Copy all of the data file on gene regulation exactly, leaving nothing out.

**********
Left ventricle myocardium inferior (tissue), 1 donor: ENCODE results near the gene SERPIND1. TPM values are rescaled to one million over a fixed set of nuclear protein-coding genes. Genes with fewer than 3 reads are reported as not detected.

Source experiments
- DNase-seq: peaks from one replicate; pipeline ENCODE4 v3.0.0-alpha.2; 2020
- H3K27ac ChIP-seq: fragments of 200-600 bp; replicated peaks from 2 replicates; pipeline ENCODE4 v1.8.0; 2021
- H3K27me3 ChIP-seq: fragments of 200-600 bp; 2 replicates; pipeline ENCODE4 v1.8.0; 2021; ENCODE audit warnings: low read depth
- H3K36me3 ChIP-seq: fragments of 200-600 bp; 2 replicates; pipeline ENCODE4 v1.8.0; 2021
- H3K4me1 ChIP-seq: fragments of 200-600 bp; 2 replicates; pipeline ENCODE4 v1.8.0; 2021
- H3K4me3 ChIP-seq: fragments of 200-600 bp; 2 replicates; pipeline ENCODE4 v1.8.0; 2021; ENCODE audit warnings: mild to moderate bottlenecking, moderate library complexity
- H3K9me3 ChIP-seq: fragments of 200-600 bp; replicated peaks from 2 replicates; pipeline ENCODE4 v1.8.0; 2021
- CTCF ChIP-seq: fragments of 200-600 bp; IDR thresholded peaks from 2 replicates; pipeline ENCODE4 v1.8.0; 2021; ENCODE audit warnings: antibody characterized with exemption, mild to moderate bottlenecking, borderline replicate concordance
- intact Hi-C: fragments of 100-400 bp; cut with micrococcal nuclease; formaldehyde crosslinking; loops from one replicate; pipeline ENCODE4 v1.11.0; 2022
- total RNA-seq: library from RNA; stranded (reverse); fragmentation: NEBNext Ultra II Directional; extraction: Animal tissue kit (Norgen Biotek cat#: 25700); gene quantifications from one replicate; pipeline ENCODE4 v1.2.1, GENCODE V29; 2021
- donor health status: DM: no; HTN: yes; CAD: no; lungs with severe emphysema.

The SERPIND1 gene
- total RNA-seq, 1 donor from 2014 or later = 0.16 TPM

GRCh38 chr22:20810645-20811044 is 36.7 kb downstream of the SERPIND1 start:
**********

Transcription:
Left ventricle myocardium inferior (tissue), 1 donor: ENCODE results near the gene SERPIND1. TPM values are rescaled to one million over a fixed set of nuclear protein-coding genes. Genes with fewer than 3 reads are reported as not detected.

Source experiments
- DNase-seq: peaks from one replicate; pipeline ENCODE4 v3.0.0-alpha.2; 2020
- H3K27ac ChIP-seq: fragments of 200-600 bp; replicated peaks from 2 replicates; pipeline ENCODE4 v1.8.0; 2021
- H3K27me3 ChIP-seq: fragments of 200-600 bp; 2 replicates; pipeline ENCODE4 v1.8.0; 2021; ENCODE audit warnings: low read depth
- H3K36me3 ChIP-seq: fragments of 200-600 bp; 2 replicates; pipeline ENCODE4 v1.8.0; 2021
- H3K4me1 ChIP-seq: fragments of 200-600 bp; 2 replicates; pipeline ENCODE4 v1.8.0; 2021
- H3K4me3 ChIP-seq: fragments of 200-600 bp; 2 replicates; pipeline ENCODE4 v1.8.0; 2021; ENCODE audit warnings: mild to moderate bottlenecking, moderate library complexity
- H3K9me3 ChIP-seq: fragments of 200-600 bp; replicated peaks from 2 replicates; pipeline ENCODE4 v1.8.0; 2021
- CTCF ChIP-seq: fragments of 200-600 bp; IDR thresholded peaks from 2 replicates; pipeline ENCODE4 v1.8.0; 2021; ENCODE audit warnings: antibody characterized with exemption, mild to moderate bottlenecking, borderline replicate concordance
- intact Hi-C: fragments of 100-400 bp; cut with micrococcal nuclease; formaldehyde crosslinking; loops from one replicate; pipeline ENCODE4 v1.11.0; 2022
- total RNA-seq: library from RNA; stranded (reverse); fragmentation: NEBNext Ultra II Directional; extraction: Animal tissue kit (Norgen Biotek cat#: 25700); gene quantifications from one replicate; pipeline ENCODE4 v1.2.1, GENCODE V29; 2021
- donor health status: DM: no; HTN: yes; CAD: no; lungs with severe emphysema.

The SERPIND1 gene
- total RNA-seq, 1 donor from 2014 or later = 0.16 TPM

GRCh38 chr22:20810645-20811044 is 36.7 kb downstream of the SERPIND1 start: